US Release Date: 12-12-2008
Directed by: Scott Derrickson
- Keanu Reeves, as
- Jennifer Connelly, as
- Helen Benson
- Kathy Bates, as
- Regina Jackson
- Jaden Smith, as
- Jacob Benson
- John Cleese, as
- Professor Barnhardt
- Jon Hamm, as
- Michael Granier
- Kyle Chandler, as
- John Driscoll
- Robert Knepper as
This movie has a good premise, but poor execution.
This movie has a good premise, but poor execution. Its biggest problem is its script, which is poorly written and never really goes anywhere, except to a rather unsatisfactory ending.
Keanu Reeves plays Klaatu, an alien who comes to earth to wipe out humanity to save the planet Earth. The implication being that mankind is going to destroy the planet through pollution and according to Klaatu, there are a limited number of habitable planets in the universe and so the aliens want to save the earth.
First off, that's a false premise. All mankind can do is destroy itself. It can drastically alter the planet, so much so that it becomes very difficult for humanity to live on it, but the Earth would survive. It can destroy itself with nuclear bombs, but the planet would recover.
Secondly, Klaatu has such amazing power that he could easily help the people of Earth develop eco-friendly fuel. His excuse to not doing so is that "technology isn't the problem, people are." Considering how far humanity has come, that's also a false premise. Have we not evolved? Haven't we outlawed slavery, developed codes of law that attempt to be equitable and fair to all, developed great science, constructed beautiful works of art? Where does this alien get off saying we're the problem? He's prepared to murder billions and we're the problem?
Fortunately for the people of the Earth (spoiler alert), all it takes for Klaatu to change his mind is for John Cleese to say, "People can change" and for Will Smith's son to cry. I mean, seriously, how much research had these aliens done about the Earth?
One of my favorite actresses, Jennifer Connelly, also appears in the movie. You might think that she would be there as a love interest for Klaatu and that maybe he falls in love with her and that's what changes his mind about wiping out humanity, but if you thought that, you would be wrong. The two share no chemistry and while Klaatu plays to Keanu's strength by simply requiring him to speak in monotone and not emote at all (something he does quite naturally), Connelly's one character note seems to be depression. She mopes so much through the movie, it's difficult at times to even see why she wants to be saved. Oh, and Jen, could you eat a sandwich or something? You used to have the body of a woman, but now you look more like a boy from the neck down.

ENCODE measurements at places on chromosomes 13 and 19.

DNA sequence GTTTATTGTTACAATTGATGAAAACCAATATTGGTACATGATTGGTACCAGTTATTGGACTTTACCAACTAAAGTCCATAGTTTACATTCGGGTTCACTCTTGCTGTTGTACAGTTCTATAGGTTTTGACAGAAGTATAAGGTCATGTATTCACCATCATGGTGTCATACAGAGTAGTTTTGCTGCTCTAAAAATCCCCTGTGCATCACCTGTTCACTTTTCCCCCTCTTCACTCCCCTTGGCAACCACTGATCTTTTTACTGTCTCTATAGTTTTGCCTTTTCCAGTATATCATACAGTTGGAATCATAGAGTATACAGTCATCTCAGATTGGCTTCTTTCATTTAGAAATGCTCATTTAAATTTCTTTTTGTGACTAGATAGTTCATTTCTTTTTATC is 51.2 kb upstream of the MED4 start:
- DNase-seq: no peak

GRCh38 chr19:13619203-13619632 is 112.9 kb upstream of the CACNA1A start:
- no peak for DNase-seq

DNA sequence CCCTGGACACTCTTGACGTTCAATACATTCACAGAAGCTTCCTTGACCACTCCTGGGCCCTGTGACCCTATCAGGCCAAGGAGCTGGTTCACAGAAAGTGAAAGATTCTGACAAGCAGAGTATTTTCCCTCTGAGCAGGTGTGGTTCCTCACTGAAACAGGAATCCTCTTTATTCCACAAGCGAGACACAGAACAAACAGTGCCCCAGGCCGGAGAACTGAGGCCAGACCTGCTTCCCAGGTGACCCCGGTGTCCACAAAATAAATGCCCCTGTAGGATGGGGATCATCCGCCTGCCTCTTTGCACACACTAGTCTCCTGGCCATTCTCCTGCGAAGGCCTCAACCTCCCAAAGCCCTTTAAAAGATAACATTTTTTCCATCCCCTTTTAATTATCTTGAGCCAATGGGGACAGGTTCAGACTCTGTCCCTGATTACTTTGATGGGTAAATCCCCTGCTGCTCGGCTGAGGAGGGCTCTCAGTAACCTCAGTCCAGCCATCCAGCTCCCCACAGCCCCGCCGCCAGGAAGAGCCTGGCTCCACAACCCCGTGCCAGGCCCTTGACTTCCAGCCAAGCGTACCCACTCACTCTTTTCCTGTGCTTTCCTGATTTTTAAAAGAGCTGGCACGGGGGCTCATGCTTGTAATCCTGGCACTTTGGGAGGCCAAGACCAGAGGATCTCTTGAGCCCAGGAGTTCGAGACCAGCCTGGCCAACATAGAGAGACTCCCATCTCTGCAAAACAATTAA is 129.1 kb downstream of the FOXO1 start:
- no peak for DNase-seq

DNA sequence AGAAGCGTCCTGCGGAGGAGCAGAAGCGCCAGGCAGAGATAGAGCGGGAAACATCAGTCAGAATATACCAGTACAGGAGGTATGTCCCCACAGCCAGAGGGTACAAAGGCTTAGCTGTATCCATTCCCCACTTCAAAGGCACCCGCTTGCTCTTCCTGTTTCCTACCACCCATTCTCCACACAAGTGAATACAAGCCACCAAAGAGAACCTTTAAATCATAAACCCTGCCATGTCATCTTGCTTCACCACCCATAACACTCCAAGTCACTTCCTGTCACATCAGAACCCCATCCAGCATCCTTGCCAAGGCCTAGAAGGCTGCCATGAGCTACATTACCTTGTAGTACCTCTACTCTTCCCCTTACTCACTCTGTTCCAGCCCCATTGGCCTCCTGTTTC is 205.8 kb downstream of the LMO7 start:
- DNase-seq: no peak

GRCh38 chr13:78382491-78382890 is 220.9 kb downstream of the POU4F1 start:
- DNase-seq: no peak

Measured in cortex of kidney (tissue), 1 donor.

The only good thing about the movie is its production values. It all looks expensive. The scenes where the Earth starts to be destroyed are very well done. If only as much money had been spent developing the script, this might have turned out to be a decent movie.
Jennifer Connelly and Al Gore are all wet.
The Day the Earth Stood Still is contemporary Hollywood science fiction 101. It has some special effects to confuse you. It has Keanu Reeves playing another monosyllabic hero. His face never changes expressions, just as it never does in any of his films. It also has an environmental message. Yeah, the liberal politics are profound.
This big sphere comes down to Earth and out pops Al Gore. He walks around saying such liberal catchphrases as, “I need to talk to the United Nations.” He condescends to everyone, telling them how they have destroyed the Earth and he knows what best should be done. That is until he learns to “feel” and then of course all is well.
Connelly is in another thankless role as a brainy hottie in a relationship with a odd ball. See her role in The Hulk, Blood Diamond and A Beautiful Mind for just a few roles she has made her trademark. To please Al Gore, and any war protestor, she tells him that her dead Army husband went to Iraq to build and not kill. Jaden Smith, the luckiest kid in the world, is actually the best actor in the movie. He is the only believable person. John Cleese shows up in a cameo as a Nobel Peace prize winner. Liberals are so impressed by them. He meets Al Gore in his own home, yet talks to him as if he is merely addressing an undergraduate trying to write a thesis and not an ALien about to destroy mankind. He and Connelly insist to Al Gore that they, and man kind, can change. The one character I truly liked was Cathy Bates. Her, “We’re fucked!” attitude was the best reaction from anyone in the movie.
My fifteen year olds review of this movie as we left the theater was, “That was kind of boring.” I agree with him. When I was not throwing up in my mouth, over the environmental theme, I was trying to stay awake. For a science fiction film, the action is minimal. Message to all of you film makers who have diluted yourselves into thinking you are teachers, “Less morals, more entertainment!”
Photos © Copyright Twentieth Century-Fox Film Corporation (2008)